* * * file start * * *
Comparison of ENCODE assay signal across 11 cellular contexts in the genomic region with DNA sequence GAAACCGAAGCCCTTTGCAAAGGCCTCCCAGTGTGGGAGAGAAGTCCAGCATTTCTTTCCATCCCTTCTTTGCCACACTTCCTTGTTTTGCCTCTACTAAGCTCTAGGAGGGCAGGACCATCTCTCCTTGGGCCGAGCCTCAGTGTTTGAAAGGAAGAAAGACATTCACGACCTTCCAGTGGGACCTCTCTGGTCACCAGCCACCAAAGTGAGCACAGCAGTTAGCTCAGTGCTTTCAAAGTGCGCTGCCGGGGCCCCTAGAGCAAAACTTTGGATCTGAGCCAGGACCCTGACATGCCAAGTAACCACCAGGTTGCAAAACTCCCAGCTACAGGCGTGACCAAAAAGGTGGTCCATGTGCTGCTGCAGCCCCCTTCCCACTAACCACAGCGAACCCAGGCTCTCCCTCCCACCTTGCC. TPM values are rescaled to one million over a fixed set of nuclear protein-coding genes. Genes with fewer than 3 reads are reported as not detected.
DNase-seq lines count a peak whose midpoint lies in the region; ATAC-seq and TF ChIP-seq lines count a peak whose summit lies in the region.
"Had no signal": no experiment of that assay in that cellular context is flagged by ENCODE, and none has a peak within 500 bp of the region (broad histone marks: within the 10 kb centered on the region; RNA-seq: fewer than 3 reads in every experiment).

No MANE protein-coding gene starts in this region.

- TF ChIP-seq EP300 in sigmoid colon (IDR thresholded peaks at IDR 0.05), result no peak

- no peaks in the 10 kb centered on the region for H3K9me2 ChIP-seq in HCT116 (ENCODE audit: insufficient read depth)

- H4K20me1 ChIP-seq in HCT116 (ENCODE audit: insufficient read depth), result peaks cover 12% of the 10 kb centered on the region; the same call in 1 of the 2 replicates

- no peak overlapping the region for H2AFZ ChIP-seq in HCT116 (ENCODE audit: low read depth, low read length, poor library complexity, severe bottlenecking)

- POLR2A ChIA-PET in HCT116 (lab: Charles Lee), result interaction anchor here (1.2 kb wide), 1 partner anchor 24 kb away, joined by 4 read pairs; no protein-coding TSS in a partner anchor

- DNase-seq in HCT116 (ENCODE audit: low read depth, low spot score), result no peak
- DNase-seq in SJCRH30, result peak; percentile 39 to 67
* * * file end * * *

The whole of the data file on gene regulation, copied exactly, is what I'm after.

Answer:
Comparison of ENCODE assay signal across 11 cellular contexts in the genomic region with DNA sequence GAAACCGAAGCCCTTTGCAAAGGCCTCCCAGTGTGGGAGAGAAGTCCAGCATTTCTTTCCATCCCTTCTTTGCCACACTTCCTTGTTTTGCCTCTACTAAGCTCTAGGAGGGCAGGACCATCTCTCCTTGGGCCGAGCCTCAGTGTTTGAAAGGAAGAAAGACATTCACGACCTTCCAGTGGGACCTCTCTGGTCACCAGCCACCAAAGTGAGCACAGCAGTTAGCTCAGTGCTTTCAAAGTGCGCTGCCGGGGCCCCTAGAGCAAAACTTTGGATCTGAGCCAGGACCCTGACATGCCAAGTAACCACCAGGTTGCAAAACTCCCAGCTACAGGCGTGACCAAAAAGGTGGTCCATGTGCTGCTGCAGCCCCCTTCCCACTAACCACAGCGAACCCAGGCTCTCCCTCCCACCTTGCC. TPM values are rescaled to one million over a fixed set of nuclear protein-coding genes. Genes with fewer than 3 reads are reported as not detected.
DNase-seq lines count a peak whose midpoint lies in the region; ATAC-seq and TF ChIP-seq lines count a peak whose summit lies in the region.
"Had no signal": no experiment of that assay in that cellular context is flagged by ENCODE, and none has a peak within 500 bp of the region (broad histone marks: within the 10 kb centered on the region; RNA-seq: fewer than 3 reads in every experiment).

No MANE protein-coding gene starts in this region.

- TF ChIP-seq EP300 in sigmoid colon (IDR thresholded peaks at IDR 0.05), result no peak

- no peaks in the 10 kb centered on the region for H3K9me2 ChIP-seq in HCT116 (ENCODE audit: insufficient read depth)

- H4K20me1 ChIP-seq in HCT116 (ENCODE audit: insufficient read depth), result peaks cover 12% of the 10 kb centered on the region; the same call in 1 of the 2 replicates

- no peak overlapping the region for H2AFZ ChIP-seq in HCT116 (ENCODE audit: low read depth, low read length, poor library complexity, severe bottlenecking)

- POLR2A ChIA-PET in HCT116 (lab: Charles Lee), result interaction anchor here (1.2 kb wide), 1 partner anchor 24 kb away, joined by 4 read pairs; no protein-coding TSS in a partner anchor

- DNase-seq in HCT116 (ENCODE audit: low read depth, low spot score), result no peak
- DNase-seq in SJCRH30, result peak; percentile 39 to 67